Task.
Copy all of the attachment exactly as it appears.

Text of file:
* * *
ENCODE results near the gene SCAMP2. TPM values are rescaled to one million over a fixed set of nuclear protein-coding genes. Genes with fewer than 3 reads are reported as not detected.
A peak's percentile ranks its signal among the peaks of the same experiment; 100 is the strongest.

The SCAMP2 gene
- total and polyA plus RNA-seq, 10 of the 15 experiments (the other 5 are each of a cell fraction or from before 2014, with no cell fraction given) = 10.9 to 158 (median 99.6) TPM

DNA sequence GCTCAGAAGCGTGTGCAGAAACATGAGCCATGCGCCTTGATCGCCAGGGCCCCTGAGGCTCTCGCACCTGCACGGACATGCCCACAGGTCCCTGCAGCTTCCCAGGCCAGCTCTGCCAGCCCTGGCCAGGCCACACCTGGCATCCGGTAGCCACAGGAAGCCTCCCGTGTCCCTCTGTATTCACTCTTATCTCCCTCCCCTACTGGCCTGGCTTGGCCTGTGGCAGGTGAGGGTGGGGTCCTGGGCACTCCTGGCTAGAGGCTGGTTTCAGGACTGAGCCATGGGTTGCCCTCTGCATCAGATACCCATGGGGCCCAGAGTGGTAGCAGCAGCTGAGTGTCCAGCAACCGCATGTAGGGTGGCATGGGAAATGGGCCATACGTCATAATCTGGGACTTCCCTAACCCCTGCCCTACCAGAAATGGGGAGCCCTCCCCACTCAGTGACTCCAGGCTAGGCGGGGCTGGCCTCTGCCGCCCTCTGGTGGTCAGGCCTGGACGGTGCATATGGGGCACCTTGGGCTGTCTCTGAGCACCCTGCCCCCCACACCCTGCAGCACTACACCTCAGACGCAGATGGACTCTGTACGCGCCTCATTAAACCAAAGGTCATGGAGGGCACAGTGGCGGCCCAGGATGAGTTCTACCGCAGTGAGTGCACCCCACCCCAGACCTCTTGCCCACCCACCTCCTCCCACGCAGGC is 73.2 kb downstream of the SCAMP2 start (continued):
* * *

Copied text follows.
ENCODE results near the gene SCAMP2. TPM values are rescaled to one million over a fixed set of nuclear protein-coding genes. Genes with fewer than 3 reads are reported as not detected.
A peak's percentile ranks its signal among the peaks of the same experiment; 100 is the strongest.

The SCAMP2 gene
- total and polyA plus RNA-seq, 10 of the 15 experiments (the other 5 are each of a cell fraction or from before 2014, with no cell fraction given) = 10.9 to 158 (median 99.6) TPM

DNA sequence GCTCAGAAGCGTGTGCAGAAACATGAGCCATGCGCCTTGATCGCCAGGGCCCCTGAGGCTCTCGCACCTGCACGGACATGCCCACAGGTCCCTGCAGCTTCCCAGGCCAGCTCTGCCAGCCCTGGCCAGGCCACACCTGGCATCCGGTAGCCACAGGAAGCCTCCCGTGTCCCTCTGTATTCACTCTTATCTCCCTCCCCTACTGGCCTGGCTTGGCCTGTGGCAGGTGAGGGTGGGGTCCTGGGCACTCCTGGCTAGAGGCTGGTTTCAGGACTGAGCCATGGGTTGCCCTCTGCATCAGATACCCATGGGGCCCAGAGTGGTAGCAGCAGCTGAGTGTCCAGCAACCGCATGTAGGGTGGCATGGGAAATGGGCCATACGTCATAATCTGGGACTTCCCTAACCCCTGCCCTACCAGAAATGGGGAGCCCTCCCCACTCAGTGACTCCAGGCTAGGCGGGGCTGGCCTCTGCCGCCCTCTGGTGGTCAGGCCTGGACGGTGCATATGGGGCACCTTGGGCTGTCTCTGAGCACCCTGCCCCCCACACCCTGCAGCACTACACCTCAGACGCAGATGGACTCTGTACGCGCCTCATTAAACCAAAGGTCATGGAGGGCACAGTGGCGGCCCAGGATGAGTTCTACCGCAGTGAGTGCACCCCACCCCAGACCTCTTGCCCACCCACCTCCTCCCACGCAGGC is 73.2 kb downstream of the SCAMP2 start (continued):